Paul calls it many scriptures; and Paul tells of six degrees [of appearances], by which Christ was seen to live after that he was dead. And this faith should be believed in.”10 

     “‘I make known unto you the gospel which I preached to you.’ I Cor. 15:1...."Paul delivered to the Corinthians the faith which he received from the Lord, the faith should be the source of meritorious works that follow. The four articles of the faith of Christ preached to the Corinthians which presupposes the incarnation of Christ and the birth. For he taught them first that Christ died for our sins not for His own (as is clear from Isaiah [53]:5); was buried to prove the truth of his death more miraculous (as is clear in Matthew 27); third He rose again the third day according to the first day and ultimately a synecdoche of the fourth [day], beginning the natural day from the middle of the night; fourth He appeared to Peter and others (the end of Matthew). 1 Cor. 15:3, 4, 5."11 


Isaac Habert (1647) 

Bishop of Vabres, France 

“The faith of the gospel is presented, and it’s deeds, the words, are recognized as sincerely true. Such faith is commended for justification and for salvation from the mouth of Christ Himself: ‘Every one that liveth and believeth in Me shall never die forever. Do you believe this?’ She said to Him: ‘Yea, Lord I have believed that you are Christ, the Son of the living God, who comes into this world.’ Again, Christ to the Father. ‘This is eternal life that they may know Thee the only true God, and Jesus Christ Whom Thou hast sent.’ [Also] Paul’s epistle to the Romans, chapter [10]. ‘If you believe in your heart that God hath raised Him from the dead, thou shalt be saved.’ And 1 Cor. 15. Several other historical objects of true and justifying faith pile up/heap together. ‘Be it known unto you, the gospel which I preached and that you have received, and wherein you stand, through which we are saved,’ and so on. ‘For I delivered unto you first of which I also received, how that Christ died for our sins, and that he was buried, and that he rose again the third day according to the scriptures: and that he was seen of Cephas,’ and so on. Certainly, all these things are historical, and of faith make up the Creed, the gospel therefore of them believed saves.”12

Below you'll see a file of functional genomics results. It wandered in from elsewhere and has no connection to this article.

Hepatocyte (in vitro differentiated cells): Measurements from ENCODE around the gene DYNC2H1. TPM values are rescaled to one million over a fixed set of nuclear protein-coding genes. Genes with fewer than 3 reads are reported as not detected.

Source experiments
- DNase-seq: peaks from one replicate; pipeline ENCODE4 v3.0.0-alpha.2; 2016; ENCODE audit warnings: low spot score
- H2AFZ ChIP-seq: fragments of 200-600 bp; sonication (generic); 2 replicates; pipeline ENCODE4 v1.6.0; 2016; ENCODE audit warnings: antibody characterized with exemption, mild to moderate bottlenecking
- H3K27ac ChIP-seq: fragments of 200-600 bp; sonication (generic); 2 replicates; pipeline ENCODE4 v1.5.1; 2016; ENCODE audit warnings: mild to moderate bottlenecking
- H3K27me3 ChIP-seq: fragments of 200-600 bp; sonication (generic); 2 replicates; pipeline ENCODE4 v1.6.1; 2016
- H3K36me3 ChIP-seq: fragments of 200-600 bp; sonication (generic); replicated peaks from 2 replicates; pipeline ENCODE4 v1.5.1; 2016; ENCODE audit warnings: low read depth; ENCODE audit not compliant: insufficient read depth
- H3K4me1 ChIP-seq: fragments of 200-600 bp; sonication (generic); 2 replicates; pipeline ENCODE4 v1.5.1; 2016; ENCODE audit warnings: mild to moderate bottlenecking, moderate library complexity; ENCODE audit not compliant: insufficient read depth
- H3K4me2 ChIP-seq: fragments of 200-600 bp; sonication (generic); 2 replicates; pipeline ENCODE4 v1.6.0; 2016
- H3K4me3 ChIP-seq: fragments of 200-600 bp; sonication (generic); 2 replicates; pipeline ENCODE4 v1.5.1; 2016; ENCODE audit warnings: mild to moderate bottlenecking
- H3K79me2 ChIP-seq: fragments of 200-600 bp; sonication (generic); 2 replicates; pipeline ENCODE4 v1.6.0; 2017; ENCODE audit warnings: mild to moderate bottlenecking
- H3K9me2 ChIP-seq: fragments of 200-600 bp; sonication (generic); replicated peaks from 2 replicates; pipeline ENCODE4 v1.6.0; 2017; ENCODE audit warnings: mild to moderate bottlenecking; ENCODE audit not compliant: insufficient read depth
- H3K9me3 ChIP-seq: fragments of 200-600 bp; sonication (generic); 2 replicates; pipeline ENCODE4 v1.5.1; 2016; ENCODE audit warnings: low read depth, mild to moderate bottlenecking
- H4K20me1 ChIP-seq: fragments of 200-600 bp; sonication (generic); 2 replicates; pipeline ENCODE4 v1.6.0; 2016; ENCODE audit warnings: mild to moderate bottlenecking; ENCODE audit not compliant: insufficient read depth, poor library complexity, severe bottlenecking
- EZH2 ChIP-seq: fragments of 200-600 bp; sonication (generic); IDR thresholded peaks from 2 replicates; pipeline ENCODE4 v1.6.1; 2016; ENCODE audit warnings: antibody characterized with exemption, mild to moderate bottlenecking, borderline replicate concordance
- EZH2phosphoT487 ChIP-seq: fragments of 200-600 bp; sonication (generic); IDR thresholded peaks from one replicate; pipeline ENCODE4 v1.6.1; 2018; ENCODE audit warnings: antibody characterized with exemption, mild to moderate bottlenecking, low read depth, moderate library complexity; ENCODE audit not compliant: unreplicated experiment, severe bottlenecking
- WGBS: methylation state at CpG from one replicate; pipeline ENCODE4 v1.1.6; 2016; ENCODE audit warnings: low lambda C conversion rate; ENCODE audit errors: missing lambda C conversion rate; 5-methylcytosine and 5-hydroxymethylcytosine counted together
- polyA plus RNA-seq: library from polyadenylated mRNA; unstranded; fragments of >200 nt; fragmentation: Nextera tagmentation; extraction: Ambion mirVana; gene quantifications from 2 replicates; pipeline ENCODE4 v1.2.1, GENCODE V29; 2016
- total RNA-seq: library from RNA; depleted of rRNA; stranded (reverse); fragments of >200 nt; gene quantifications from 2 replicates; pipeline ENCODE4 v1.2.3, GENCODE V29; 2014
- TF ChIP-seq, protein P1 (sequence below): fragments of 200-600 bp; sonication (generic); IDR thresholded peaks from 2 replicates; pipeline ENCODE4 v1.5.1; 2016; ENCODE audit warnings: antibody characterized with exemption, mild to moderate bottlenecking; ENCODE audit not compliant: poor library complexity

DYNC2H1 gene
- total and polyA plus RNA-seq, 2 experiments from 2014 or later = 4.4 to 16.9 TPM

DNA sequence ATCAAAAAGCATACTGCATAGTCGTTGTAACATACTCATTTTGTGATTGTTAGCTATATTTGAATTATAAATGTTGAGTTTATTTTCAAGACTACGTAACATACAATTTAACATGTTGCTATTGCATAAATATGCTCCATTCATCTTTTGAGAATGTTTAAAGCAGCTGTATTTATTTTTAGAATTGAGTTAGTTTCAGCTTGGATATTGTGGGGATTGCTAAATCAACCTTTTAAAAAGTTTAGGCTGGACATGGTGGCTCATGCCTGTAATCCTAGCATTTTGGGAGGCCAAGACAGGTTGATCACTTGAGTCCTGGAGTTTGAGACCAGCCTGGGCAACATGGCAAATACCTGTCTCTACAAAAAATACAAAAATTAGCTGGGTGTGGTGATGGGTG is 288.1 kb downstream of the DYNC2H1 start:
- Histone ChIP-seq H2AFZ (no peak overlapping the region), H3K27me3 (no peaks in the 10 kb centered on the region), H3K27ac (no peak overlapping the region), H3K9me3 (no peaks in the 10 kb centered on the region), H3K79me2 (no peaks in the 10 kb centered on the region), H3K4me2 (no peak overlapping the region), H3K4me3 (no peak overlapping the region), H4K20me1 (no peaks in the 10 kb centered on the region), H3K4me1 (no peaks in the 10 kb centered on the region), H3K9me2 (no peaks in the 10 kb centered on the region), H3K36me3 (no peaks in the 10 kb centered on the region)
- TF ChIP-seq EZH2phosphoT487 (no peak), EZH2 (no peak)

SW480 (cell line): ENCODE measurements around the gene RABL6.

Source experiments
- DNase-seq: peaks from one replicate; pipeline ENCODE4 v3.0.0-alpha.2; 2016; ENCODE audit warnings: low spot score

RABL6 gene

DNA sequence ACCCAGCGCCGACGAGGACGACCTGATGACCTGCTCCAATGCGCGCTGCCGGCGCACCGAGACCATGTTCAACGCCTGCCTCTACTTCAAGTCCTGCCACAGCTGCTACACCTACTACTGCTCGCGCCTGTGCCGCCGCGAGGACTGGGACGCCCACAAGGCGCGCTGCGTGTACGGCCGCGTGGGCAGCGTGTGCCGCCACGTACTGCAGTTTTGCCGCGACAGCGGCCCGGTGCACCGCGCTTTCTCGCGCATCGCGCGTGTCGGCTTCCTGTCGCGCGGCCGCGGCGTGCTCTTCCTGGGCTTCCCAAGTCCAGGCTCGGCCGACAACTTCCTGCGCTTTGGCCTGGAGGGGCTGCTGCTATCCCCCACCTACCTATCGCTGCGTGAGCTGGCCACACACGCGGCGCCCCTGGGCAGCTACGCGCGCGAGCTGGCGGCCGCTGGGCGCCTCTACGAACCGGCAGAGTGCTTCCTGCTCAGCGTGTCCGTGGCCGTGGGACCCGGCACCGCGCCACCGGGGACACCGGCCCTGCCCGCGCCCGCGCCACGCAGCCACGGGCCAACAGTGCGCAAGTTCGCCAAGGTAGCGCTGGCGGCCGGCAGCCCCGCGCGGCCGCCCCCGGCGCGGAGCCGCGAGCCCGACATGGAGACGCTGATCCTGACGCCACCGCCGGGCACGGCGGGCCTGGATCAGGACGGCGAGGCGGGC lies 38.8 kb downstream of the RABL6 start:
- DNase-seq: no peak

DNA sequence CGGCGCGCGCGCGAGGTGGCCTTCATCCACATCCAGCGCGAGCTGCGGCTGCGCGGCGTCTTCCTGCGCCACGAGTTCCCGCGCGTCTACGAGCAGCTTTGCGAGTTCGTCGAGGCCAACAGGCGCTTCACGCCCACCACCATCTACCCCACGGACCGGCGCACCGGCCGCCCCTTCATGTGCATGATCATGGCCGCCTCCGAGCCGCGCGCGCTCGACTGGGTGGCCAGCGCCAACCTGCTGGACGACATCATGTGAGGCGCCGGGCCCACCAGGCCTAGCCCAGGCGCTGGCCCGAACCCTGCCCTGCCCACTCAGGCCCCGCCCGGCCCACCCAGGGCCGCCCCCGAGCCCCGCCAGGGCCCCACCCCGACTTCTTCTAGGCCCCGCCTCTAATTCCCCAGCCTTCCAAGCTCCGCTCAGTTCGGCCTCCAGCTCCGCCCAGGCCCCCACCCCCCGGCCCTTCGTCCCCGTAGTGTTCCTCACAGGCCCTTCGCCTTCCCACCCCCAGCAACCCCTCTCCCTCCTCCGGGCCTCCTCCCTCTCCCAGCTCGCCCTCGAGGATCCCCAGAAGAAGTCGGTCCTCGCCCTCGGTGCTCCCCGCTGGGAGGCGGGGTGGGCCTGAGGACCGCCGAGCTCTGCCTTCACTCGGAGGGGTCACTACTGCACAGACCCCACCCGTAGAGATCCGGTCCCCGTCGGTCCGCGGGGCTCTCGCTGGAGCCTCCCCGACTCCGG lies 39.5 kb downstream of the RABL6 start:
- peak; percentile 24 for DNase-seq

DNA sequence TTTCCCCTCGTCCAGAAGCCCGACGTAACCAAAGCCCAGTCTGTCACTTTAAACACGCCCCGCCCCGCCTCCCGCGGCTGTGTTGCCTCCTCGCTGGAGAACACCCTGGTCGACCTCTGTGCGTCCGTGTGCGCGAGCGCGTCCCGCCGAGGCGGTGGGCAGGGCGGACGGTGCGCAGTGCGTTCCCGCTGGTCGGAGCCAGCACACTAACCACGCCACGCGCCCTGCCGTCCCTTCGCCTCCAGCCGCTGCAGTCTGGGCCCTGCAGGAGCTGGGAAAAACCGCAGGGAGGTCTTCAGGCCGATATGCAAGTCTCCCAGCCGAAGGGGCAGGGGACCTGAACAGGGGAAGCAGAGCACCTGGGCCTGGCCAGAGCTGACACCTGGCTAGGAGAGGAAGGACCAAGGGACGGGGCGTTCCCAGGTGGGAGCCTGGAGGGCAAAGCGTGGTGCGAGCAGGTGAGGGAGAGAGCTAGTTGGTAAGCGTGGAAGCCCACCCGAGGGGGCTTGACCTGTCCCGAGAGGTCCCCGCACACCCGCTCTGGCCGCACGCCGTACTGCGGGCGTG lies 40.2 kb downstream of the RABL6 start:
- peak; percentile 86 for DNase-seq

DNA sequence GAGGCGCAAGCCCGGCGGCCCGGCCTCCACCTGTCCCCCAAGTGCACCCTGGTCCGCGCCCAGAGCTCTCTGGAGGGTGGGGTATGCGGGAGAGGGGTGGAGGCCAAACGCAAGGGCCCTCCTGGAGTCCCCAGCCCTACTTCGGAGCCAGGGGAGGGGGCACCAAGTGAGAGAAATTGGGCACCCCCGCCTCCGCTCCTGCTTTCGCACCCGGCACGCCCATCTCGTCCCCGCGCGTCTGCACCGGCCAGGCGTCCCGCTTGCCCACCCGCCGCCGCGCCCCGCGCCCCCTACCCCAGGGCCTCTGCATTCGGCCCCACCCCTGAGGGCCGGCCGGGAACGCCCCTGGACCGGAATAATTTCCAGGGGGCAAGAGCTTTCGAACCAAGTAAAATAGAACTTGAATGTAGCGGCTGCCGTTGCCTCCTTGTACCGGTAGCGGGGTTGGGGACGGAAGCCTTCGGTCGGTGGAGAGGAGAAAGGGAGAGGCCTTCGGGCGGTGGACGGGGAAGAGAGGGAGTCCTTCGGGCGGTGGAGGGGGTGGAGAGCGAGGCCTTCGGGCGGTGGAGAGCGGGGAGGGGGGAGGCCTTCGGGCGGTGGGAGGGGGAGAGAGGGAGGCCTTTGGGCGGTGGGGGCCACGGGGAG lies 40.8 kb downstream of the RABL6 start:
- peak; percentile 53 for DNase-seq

John Bunyan (1656) 

Pastor of St. John’s Church, Bedford, England 

“Now, friend, faith is that which layeth hold of, or believeth the gospel. And that this is the meaning read the next verse: That (saith he) ‘if thou shalt confess with thy mouth the Lord Jesus, and shalt believe in thine heart that God hath raised him from the dead, thou shalt be saved.’ So that it is clear that the word of faith is to believe assuredly from the very heart, that God hath raised up Jesus from the dead, out of the grave into which he was laid by Joseph; and that he was raised again for [or ‘because of’] my justification, Rom. iv. 25. As it is written, I Cor. xv. ‘Moreover, brethren, (saith he), I declared unto you the gospel which I preached unto you at the first, which also you have received, and wherein you stand, by which also you are saved, if you keep in memory, or assuredly believe, what I preached unto you, unless you have believed in vain:’ but what was that gospel you preached? Why, saith he, ver. 3. ‘I delivered unto you first of all, that which I also received; how that Christ died for our sins, according to the Scriptures; and that he was buried; and that he rose again the third day, according to the Scripture; and that he was seen of the brethren after his resurrection,’ etc.”13 

“Pray, who was he that rose out of the ground, The third day after He for Sin did die? Luke xxiv. 34. I Cor. xv. 3-5.”14 


Samuel Clarke (1731) 

Rector of St. James’s Westminster 

the Gospel of St. Luke was only a Transcript of St. Paul’s Preaching: St. Paul himself plainly refers to it, I Cor. xv. 5, where declaring unto the Corinthians the Gospel which he had before Preached, he puts them in mind how that Christ rose from the Dead according to the Scriptures, and that he was seen of Cephas, &c., which appearance of our Saviour to Peter, is no where mentioned but in St. Luke’s Gospel, Luke xxiv. 34.”15 


Christopher Dean (1854) 

Agent for the Massachusetts Sunday-School Society 

“Beautiful summaries of the gospel are given, Acts 13:16-49; John 3:14-16; 1 Cor. 15:1-5; 2 Cor. 5:19-21; 1 Tim. 1:15.”16


Heinrich Theile (1861)

Abbot of Riddagshausen Monastery, Germany 

“For as the great saving acts of God have been accomplished, which constitute the main contents of the Gospel (cf. 1 Cor. 15:1-5.): Christ’s death and burial, his resurrection and the first proclamation and rendering; those salvation acts, in their faithful acquiring the Christian world from all nations and languages”.17 


Michael F. Sadler (1865, 1892) 

Rector of Honiton Parish, Prebendary of Wells Cathedral, Vicar of St. Paul’s Church, Bedford, England 

“St. Paul in 1 Cor. xv. sets forth his Gospel to be mainly the evidences of the Lord’s Resurrection, and the first of these mentioned by him is an appearance to Cephas: ‘He was seen of Cephas, then of the twelve.”18